Informal measures of processing speed and working memory and their relationship to the Wechsler intelligence scale for children-IV
This study examined the relationship between informal measures of working memory and processing speed and the Wechsler Intelligence Scale for Children-IV (WISC-IV). The study consisted of twenty-three children ranging from six to twelve years old. The informal measures include two working memory tasks (Opposites Test, Mr. Cucumber) and one processing speed task (inspection time). Pearson product moment correlations between the informal measures and the WISC-IV index and Full Scale IQ scores were calculated with age partialled out of the analysis. The correlations were tested for statistical significance at .05. All of the correlations between the verbal working memory task (Opposites) and the WISC-IV index and FSIQ scores were statistically significant. The correlations between the spatial working memory task (Mr. Cucumber) and the Perceptual Reasoning Index, Working Memory Index, and the Opposites test were statistically significant. The correlations between the inspection time task and all of the WISC-IV index and FSIQ scores were not statistically significant. In addition, the test-retest reliability of the inspection time task was statistically significant (.66). These findings are discussed in terms of theories of intelligence and implications for the classroom.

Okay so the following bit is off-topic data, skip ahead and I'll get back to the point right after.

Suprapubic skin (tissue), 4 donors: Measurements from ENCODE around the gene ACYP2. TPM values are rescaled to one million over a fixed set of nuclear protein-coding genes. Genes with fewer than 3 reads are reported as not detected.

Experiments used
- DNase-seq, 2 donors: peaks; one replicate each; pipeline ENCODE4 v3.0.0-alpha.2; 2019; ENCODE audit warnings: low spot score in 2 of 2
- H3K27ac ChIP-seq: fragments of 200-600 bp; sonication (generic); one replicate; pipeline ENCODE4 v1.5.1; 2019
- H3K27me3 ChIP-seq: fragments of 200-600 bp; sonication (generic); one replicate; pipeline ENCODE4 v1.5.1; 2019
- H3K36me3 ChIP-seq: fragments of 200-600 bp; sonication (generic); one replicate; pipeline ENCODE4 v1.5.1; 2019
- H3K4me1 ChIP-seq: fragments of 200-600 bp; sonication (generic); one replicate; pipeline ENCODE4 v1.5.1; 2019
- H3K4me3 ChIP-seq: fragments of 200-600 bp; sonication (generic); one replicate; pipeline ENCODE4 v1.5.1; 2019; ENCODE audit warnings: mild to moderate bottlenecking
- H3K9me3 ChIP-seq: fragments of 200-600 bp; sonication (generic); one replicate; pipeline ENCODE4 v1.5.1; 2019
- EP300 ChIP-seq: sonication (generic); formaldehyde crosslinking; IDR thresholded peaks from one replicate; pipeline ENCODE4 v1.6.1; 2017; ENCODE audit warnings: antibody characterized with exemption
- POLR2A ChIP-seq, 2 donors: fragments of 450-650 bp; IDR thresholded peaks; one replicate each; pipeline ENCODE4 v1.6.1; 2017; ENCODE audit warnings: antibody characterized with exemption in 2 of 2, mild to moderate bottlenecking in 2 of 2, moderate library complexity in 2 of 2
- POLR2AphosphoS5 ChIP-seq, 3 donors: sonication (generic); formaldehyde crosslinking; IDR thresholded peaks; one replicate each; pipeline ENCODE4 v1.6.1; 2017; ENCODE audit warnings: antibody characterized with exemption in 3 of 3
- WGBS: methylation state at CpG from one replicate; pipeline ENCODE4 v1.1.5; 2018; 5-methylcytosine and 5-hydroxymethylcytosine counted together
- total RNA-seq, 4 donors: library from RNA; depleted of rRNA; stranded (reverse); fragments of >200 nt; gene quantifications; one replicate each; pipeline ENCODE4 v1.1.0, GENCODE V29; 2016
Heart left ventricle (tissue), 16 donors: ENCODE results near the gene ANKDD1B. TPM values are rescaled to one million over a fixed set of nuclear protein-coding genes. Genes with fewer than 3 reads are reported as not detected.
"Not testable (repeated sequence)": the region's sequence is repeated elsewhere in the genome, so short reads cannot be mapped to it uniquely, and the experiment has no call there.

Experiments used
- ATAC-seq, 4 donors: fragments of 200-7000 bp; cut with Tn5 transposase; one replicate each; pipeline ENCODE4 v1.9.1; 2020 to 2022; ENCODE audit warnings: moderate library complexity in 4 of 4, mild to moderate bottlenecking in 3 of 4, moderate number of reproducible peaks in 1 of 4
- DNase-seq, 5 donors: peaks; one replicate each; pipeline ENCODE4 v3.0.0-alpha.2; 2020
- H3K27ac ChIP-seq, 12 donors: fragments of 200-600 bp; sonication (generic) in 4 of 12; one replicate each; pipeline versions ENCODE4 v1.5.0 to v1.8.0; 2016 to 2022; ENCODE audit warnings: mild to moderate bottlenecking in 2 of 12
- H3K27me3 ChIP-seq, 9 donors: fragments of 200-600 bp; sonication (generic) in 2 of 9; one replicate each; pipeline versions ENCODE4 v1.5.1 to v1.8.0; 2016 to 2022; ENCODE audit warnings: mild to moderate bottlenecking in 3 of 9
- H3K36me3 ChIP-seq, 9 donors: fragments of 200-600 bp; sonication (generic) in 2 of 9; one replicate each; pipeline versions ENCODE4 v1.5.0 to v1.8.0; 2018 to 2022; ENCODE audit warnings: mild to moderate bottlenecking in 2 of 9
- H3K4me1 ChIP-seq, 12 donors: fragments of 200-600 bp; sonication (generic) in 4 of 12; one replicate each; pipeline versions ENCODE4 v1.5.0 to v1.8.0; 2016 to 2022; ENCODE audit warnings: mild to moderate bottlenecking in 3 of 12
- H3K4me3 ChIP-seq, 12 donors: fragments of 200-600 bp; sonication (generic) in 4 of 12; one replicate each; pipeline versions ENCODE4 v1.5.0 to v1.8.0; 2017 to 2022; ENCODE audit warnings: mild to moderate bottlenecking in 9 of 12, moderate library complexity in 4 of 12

Bibliography: p. 87-94
Jager, K. A. (2004). Informal measures of processing speed and working memory and their relationship to the Wechsler intelligence scale for children-IV (Unpublished master's thesis). University of Calgary, Calgary, AB. doi:10.11575/PRISM/19242